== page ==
Chief Washakie (1804/1810-1900) was a leader among the Shoshone and other Native groups in western Wyoming and an important figure in Wyoming’s Native American history. Though records are unclear, it is generally accepted that he was born in the early 1800s to a Shoshone mother and Umatilla father. His father was killed in a raid when Washakie was young, and his turbulent youth saw him travel with different Native bands across the West.
As Washakie grew older, he began to travel with a band of the Shoshone. In his travels, he became good friends with famed fur trapper Jim Bridger, and his band likely took part in many trade rendezvous across Wyoming. Indeed, these connections were so strong that Jim Bridger would later marry Washakie’s daughter, making Jim Bridger his son-in-law. Through his connections with White Americans, Washakie was able to learn English and French, skills that would later allow him to be an effective leader in negotiations with the American government.
Even while establishing these friendly relations, Washakie set out to prove himself in a traditional Shoshone manner by showing his prowess at war and conflict. He made war with the Blackfeet, a traditional enemy of the Shoshone, and was involved in many raids across the West. Like other bands, Washakie and his warriors stole horses, which were a valuable commodity, from White settlers and Native groups. Even into the 1860s, Washakie and the Shoshone found themselves in conflict with other native tribes, and the Crow in particular. Famously, Washakie entered into single combat with the Crow leader Big Robber in 1866. Washakie proved victorious, as he impaled Big Robber through the heart and displayed the heart on his lance.
As Washakie proved himself on the battlefield, he moved up the ranks among the Shoshone. As early as 1840, Washakie was listed in sources as a leading Shoshone warrior. After becoming chief, Washakie negotiated with the United States on behalf of the Shoshone people. He was present at the signing of the First Treaty of Fort Laramie, though he did not sign. He would later sign the Fort Bridger Treaties of 1863 and 1868, which set aside land for the Shoshone as a reservation along the Wind River in Wyoming. Washakie secured millions of acres of land for his people, who still inhabit the land today.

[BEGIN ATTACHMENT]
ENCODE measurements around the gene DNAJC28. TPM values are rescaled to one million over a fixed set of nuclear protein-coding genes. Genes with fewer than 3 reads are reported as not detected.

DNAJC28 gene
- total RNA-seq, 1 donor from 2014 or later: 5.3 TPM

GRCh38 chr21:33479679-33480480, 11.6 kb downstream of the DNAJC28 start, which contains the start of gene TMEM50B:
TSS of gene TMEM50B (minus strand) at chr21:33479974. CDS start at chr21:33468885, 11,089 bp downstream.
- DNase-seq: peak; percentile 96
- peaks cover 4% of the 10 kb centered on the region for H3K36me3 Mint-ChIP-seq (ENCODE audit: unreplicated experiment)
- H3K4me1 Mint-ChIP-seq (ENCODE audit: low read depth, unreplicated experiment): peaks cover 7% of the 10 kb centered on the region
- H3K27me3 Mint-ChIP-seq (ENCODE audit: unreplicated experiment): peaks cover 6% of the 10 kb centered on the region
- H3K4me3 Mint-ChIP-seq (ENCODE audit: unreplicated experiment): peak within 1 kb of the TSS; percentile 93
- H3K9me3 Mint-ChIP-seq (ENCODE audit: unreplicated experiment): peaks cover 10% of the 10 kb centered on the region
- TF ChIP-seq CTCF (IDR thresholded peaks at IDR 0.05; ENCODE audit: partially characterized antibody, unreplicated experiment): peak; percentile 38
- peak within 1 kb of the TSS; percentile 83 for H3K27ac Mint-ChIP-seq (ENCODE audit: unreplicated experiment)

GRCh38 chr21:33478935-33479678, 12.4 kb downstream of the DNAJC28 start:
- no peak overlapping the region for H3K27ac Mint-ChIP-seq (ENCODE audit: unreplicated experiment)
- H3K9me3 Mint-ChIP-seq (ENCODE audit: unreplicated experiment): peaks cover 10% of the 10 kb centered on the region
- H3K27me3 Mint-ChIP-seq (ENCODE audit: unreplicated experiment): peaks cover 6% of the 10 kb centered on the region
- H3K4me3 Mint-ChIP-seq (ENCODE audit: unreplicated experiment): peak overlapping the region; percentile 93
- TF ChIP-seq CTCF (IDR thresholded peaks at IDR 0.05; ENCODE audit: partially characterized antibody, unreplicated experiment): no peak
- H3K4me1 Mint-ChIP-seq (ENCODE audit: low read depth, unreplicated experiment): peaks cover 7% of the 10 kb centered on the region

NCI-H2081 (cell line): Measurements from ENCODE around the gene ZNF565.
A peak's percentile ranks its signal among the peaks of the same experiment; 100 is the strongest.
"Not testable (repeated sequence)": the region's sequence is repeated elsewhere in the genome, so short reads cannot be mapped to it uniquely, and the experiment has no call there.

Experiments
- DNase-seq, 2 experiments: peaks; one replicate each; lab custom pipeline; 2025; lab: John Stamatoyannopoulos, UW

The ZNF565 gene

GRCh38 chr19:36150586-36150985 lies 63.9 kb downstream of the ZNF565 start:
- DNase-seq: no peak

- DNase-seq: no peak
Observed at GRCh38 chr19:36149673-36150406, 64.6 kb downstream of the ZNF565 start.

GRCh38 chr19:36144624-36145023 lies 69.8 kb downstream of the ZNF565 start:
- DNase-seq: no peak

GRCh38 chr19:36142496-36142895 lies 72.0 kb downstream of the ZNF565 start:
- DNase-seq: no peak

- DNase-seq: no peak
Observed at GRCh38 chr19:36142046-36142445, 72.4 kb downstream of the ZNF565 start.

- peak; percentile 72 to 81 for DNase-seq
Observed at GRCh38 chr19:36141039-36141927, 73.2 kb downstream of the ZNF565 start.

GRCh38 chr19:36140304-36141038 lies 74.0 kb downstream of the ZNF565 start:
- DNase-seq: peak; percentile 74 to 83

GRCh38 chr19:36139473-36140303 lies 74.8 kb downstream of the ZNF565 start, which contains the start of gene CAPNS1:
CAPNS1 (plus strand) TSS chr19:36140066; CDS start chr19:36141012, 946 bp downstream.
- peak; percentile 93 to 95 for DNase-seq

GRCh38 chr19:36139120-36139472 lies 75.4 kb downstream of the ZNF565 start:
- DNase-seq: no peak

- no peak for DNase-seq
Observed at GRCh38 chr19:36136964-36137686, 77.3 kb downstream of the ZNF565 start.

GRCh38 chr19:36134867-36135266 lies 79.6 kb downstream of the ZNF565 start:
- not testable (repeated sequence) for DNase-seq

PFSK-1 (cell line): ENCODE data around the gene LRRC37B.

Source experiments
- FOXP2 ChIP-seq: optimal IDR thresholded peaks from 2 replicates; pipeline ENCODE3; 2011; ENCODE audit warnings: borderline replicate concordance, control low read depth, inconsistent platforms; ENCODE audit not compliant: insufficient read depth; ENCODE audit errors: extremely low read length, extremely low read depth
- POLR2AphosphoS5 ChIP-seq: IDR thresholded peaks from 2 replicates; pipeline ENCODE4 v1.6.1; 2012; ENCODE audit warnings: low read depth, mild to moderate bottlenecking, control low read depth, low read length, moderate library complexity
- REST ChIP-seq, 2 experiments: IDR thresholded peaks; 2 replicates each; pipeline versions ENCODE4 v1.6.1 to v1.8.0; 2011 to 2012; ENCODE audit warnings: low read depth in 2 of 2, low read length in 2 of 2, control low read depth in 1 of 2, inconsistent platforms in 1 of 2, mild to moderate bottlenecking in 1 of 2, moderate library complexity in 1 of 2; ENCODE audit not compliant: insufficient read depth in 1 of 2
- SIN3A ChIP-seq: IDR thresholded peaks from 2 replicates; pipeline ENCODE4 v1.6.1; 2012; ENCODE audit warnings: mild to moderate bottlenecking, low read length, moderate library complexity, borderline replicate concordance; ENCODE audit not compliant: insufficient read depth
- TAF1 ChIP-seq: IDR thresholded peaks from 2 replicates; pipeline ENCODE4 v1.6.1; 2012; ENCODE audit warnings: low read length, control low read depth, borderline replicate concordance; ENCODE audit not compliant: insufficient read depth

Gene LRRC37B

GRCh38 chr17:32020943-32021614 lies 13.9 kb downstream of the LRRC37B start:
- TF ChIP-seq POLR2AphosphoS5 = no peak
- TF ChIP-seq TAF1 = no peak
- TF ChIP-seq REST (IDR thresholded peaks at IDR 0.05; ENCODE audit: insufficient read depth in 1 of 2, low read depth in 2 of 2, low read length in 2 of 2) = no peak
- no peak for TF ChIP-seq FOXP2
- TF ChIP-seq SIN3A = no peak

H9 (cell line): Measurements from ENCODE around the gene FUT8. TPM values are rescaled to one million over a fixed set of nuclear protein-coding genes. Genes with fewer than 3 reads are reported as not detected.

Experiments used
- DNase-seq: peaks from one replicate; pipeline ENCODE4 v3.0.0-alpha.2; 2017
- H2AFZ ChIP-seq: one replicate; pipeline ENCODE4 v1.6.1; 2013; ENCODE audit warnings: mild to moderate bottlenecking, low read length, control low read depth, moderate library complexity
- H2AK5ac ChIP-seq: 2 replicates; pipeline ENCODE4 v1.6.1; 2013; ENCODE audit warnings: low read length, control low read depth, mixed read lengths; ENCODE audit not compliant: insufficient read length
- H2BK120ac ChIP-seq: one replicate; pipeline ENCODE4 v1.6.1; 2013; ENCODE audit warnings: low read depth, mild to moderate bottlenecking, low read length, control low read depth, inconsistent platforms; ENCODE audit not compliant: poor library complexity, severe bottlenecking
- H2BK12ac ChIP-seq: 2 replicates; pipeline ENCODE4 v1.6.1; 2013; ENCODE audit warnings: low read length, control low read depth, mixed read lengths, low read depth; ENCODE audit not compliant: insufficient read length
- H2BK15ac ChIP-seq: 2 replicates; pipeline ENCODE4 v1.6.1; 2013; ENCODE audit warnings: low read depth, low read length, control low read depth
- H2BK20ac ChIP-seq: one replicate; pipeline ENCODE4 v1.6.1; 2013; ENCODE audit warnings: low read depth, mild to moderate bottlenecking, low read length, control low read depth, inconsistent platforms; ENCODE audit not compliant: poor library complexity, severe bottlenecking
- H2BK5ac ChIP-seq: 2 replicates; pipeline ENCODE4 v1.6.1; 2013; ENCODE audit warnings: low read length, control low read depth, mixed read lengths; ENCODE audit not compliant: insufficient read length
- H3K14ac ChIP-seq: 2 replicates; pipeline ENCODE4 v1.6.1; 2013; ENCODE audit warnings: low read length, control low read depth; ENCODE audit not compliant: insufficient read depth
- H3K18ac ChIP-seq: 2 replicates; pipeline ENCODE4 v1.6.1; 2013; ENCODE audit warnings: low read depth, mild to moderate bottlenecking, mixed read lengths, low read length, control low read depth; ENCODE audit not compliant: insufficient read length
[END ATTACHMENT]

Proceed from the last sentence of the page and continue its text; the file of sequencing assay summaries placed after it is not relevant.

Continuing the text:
In the 1870s, Washakie and his Shoshone began to adapt to life on their new reservation. As buffalo populations dwindled, they were forced to adopt new lifestyles focused on agriculture and European-style animal husbandry. In addition, in 1878 a group of Northern Arapaho another traditional enemy of the Shoshone, were moved onto their reservation. Washakie now had to deal with ethnic tensions in his own land. Though aging and faced with new challenges of reservation life, Washakie remained a powerful voice among the Shoshone. His leadership, though occasionally challenged by some younger members of the tribe, endured, as evidenced by his role in elevating tribal members to positions of importance in the governance of the reservation.
By the 1890s, an elderly Washakie was nearing the end of his public life. His last major act as a Shoshone leader took place in 1896, when he agreed to cede a portion of Shoshone territory to Wyoming to create the town of Thermopolis. After this, his health slowly declined, and he passed away in 1900, receiving a full military funeral.
Washakie was among the most successful Native leaders of the period. His friendly relations with White Americans ensured he was able to provide for his people, and he was able to secure relatively favorable conditions when compared with other Native leaders of the day. His legacy continues to be felt across Wyoming, as a Wyoming county bears his name, and across the country, as he is honored with a statue in the United States Capitol building.
Reverend John Roberts
John Roberts (1853-1949) was an Episcopalian missionary who worked among the Arapaho and Shoshone peoples on the Wind River Indian Reservation. In 1883, Roberts was assigned to the reservation. While there, he established St. Michael's Mission for the Arapahos as well as the United States Government Indian Boarding Industrial School for the Shoshones and Arapahos. He translated Biblical texts and church material into the Arapaho and Shoshone languages with assistance from Fremont Arthur, Michael White Hawk, and Charles Lajoe.
Grace Raymond Hebard
Grace Raymond Hebard (1861-1936) worked as a professor and librarian at the University of Wyoming. She researched the history of the American West and had an interest in the Oregon Trail and Native American life. In addition to her success in academia, she was the first woman to practice law in the state of Wyoming and eventually appointed the first vice president of the National Society of Women Lawyers. Her papers include her correspondence, scrapbooks, manuscripts, and transcripts, among others.